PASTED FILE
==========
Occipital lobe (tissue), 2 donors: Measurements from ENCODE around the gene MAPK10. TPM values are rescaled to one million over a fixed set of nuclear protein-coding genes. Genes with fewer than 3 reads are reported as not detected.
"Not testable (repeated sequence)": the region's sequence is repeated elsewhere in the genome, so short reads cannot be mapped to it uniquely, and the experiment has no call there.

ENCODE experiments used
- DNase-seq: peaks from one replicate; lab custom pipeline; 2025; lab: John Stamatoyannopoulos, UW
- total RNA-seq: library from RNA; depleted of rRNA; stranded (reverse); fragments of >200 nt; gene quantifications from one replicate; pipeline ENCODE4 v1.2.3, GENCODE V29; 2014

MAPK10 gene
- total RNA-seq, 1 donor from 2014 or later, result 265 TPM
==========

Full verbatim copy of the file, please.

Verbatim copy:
Occipital lobe (tissue), 2 donors: Measurements from ENCODE around the gene MAPK10. TPM values are rescaled to one million over a fixed set of nuclear protein-coding genes. Genes with fewer than 3 reads are reported as not detected.
"Not testable (repeated sequence)": the region's sequence is repeated elsewhere in the genome, so short reads cannot be mapped to it uniquely, and the experiment has no call there.

ENCODE experiments used
- DNase-seq: peaks from one replicate; lab custom pipeline; 2025; lab: John Stamatoyannopoulos, UW
- total RNA-seq: library from RNA; depleted of rRNA; stranded (reverse); fragments of >200 nt; gene quantifications from one replicate; pipeline ENCODE4 v1.2.3, GENCODE V29; 2014

MAPK10 gene
- total RNA-seq, 1 donor from 2014 or later, result 265 TPM